It would not be before year end that the United States Federal Aviation Administration (FAA) would be approving the grounded commercial jet – Boeing Co’s 737 MAX, for flight, confirmed the US regulator on Wednesday while also saying that it was investigating production issues involving the 737 MAX planes.
A series of steps that the FAA still needs to get completed before 737 MAX approval were cited by FAA chief Steve Dickson at a hearing before US lawmakers.
Bowing has said earlier that it could be forced to cut or even halt production of the 737 MAX aircraft if there is a significant delay in the approval for flight for the planes. The company had also simultaneously warned that such a step would cause widespread impact throughout its global supply chain as well as be a cause of problems for dozens of airline customers.
The ability of the airlines that use the 737 Max planes or have placed orders for the planes are nearing their capacity to manage the shortage, warned the head of the International Air Transport Association, Alexandre de Juniac, on Wednesday.
At the earliest, FAA approval was not likely until January, reported news agency Reuters quoting officials from the regulator, and added that there is also a view among some US officials that an approval for the 737 Max planes would not come until at least February next year.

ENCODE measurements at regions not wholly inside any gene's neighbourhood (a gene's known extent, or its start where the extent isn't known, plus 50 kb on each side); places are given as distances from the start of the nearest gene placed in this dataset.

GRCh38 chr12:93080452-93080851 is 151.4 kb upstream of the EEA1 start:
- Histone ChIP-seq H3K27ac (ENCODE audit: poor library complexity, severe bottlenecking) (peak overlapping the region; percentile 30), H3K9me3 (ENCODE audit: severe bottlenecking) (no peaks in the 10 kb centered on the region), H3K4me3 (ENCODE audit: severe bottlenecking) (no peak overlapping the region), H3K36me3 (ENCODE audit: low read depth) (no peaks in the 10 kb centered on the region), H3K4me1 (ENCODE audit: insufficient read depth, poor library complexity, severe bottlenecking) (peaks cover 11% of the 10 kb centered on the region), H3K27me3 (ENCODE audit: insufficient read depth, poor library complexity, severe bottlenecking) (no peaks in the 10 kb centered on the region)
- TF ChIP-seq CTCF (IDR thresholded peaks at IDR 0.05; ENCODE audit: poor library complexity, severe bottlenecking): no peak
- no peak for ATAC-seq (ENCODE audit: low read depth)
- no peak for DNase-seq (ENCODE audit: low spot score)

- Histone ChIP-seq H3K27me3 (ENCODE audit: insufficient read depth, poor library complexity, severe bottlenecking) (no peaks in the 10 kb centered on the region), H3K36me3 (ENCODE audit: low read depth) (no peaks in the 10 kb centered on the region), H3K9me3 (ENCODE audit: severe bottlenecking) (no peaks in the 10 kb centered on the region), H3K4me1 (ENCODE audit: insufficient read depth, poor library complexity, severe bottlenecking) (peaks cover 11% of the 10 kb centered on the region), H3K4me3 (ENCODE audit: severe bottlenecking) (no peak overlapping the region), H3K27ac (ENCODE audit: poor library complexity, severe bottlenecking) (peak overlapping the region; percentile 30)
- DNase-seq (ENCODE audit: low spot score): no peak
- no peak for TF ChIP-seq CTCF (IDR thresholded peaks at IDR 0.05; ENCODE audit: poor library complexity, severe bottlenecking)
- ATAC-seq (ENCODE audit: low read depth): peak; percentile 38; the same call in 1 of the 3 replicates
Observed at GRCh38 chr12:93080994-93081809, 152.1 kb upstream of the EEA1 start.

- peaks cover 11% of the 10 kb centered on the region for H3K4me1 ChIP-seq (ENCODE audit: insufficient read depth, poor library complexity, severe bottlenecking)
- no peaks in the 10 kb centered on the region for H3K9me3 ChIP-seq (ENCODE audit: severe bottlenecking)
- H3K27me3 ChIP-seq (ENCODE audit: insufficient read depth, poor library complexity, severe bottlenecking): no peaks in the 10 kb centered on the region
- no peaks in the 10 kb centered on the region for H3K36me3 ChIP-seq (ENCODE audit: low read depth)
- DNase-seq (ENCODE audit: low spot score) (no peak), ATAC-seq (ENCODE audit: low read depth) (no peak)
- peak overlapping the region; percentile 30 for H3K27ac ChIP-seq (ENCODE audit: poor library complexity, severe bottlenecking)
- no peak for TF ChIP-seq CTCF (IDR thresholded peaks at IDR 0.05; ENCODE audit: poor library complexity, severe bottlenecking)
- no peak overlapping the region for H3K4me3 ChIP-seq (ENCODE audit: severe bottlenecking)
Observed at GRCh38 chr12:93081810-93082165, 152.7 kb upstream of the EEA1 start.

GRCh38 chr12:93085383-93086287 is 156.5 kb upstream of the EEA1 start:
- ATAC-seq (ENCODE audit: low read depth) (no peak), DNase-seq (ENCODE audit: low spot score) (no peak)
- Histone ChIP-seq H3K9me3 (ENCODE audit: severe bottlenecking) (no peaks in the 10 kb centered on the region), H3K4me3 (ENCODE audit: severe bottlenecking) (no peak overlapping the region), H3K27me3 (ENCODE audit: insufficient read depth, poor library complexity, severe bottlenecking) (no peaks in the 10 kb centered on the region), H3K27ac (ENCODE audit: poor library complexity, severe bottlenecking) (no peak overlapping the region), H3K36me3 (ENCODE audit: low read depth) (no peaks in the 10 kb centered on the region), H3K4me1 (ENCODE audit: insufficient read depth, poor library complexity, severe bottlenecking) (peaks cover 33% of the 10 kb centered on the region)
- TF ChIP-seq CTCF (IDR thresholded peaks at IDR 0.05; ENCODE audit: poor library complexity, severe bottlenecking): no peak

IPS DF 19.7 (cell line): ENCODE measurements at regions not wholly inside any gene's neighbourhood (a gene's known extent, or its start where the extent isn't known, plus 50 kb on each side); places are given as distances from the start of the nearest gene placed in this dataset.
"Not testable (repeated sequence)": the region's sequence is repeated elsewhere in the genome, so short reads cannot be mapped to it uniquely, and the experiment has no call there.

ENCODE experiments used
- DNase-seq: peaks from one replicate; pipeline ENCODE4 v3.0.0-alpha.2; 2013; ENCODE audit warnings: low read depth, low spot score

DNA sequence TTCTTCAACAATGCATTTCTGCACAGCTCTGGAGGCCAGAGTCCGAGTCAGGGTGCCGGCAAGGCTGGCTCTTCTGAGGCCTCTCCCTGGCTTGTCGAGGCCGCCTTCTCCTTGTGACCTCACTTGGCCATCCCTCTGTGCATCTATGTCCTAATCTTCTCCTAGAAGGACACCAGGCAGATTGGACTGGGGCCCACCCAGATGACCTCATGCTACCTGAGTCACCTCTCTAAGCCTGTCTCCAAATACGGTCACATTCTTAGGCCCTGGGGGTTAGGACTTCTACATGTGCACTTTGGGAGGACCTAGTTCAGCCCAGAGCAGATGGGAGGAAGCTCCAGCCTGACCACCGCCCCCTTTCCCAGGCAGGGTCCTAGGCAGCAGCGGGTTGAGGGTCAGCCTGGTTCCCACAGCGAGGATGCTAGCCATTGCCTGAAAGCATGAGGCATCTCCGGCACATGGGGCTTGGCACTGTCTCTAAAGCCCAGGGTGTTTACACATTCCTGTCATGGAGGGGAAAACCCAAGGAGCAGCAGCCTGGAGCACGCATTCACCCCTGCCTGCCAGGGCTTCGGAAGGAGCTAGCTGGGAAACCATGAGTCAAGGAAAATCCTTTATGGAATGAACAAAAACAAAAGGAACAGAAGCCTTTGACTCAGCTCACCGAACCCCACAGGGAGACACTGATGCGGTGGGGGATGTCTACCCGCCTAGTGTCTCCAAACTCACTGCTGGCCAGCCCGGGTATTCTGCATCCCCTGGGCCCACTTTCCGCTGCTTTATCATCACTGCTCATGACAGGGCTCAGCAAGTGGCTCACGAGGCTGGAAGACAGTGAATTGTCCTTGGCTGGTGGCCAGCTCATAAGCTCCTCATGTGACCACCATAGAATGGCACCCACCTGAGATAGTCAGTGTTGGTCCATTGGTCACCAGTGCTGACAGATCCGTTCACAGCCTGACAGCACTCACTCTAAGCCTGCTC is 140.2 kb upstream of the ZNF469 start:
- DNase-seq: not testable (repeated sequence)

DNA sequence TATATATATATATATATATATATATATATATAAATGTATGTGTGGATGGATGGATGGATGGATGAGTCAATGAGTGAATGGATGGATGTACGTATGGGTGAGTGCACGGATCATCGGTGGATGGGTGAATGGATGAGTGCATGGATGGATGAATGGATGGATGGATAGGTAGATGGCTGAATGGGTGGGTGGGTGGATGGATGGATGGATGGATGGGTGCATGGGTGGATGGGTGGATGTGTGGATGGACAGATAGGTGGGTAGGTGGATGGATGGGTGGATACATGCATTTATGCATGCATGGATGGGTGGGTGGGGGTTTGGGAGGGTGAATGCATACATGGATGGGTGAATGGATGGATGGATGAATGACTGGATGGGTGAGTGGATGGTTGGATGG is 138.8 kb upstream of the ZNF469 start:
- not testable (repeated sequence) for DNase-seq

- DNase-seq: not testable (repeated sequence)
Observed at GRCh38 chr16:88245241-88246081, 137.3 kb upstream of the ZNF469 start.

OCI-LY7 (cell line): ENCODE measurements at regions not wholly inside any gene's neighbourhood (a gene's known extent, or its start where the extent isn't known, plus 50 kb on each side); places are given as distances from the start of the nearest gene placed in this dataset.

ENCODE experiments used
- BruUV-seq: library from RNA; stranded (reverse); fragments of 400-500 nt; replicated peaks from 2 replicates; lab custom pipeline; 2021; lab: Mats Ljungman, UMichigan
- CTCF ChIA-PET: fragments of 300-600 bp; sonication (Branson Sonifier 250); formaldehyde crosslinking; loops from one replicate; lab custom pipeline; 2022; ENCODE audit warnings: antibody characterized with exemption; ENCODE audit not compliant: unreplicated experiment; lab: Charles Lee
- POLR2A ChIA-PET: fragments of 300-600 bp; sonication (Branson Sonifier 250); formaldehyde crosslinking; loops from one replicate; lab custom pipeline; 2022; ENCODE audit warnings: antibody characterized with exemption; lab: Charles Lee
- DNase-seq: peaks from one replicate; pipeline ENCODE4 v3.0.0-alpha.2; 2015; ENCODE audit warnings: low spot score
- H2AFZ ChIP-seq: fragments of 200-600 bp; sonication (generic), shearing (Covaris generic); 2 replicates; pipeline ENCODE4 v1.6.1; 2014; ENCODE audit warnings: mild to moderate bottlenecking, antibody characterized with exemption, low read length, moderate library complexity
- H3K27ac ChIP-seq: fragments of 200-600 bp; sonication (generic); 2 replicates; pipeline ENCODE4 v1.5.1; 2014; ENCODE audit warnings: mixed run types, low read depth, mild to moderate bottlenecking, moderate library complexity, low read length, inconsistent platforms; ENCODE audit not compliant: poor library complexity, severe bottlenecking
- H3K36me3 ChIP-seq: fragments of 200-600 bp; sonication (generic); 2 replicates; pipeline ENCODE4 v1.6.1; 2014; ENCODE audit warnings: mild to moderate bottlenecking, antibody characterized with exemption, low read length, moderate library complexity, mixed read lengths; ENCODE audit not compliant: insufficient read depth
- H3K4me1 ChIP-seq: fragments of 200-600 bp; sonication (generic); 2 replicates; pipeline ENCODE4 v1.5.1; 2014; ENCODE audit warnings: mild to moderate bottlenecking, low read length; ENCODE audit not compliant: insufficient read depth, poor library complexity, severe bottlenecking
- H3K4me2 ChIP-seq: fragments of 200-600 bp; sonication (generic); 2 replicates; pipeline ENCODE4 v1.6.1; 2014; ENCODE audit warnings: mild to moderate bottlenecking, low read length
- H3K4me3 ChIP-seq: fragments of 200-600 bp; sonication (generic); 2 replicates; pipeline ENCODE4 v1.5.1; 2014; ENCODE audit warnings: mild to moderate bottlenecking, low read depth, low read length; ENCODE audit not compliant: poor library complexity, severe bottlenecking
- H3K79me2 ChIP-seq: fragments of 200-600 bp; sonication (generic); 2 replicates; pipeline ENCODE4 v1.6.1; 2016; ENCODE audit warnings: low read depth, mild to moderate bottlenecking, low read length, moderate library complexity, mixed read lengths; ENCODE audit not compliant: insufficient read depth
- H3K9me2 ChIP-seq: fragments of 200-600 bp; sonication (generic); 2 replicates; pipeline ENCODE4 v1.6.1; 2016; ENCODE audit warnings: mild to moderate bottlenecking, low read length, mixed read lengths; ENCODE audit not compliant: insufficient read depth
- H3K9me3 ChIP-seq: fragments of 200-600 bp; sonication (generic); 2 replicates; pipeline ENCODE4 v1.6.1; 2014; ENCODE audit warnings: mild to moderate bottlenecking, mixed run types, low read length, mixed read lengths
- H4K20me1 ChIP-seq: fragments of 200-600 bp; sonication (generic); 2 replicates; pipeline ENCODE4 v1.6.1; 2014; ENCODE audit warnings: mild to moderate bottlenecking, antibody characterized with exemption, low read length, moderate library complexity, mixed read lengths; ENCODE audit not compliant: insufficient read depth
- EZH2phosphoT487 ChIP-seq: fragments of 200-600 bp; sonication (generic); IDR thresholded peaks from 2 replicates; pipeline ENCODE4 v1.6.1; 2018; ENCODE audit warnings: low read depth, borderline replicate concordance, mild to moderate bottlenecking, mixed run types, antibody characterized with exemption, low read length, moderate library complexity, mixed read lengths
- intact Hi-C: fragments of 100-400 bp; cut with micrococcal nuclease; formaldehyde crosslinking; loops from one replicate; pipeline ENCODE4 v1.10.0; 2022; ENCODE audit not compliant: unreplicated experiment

Once the FAA gives clearance for flight, they need 30 days or more to prepare their jets and crew, airlines have said.
The latest inquiry into the production process of the 737 MAX planes was spurred by the revelations of an ex-manager of Boeing that he had warned the seniors and the company that safety risks for the planes was rising because of schedule pressure and worker fatigue.
A link between what he called a “chaotic and alarming state” within the production facility of Boeing that resulted in undermining of quality and safety of the 737 MAX planes and the faulty Angle of Attack sensors in two recent crashes involving the model that killed 346 people was drawn by the ex-manager, Ed Pierson.
“It is alarming that these sensors failed on multiple flights mere months after the airplanes were manufactured in a factory experiencing frequent wiring problems and functional test issues,” Pierson said at the hearing. “I witnessed a factory in chaos,” he said.
Questions about an internal FAA analysis conducted by the regulator last year following the first of the two fatal crashes involving the 737 Max planes of Lion Air flight in Indonesia indicated serious risks of crashes over the life of the airplane were placed before Dickson by US lawmakers. The FAA chief was also asked by more aggressive action on the issue had not been taken by the regulator.
Five months after the crash in Indonesia, another 737 MAX plane of Ethiopian Airline happene din March this year.
“Despite its own calculations, the FAA rolled the dice on the safety of the traveling public and let the 737 MAX continue to fly until Boeing could overhaul its MCAS software,” said Representative Peter DeFazio, who chairs the House Transportation and Infrastructure Committee.
(Adapted from Reuters.com)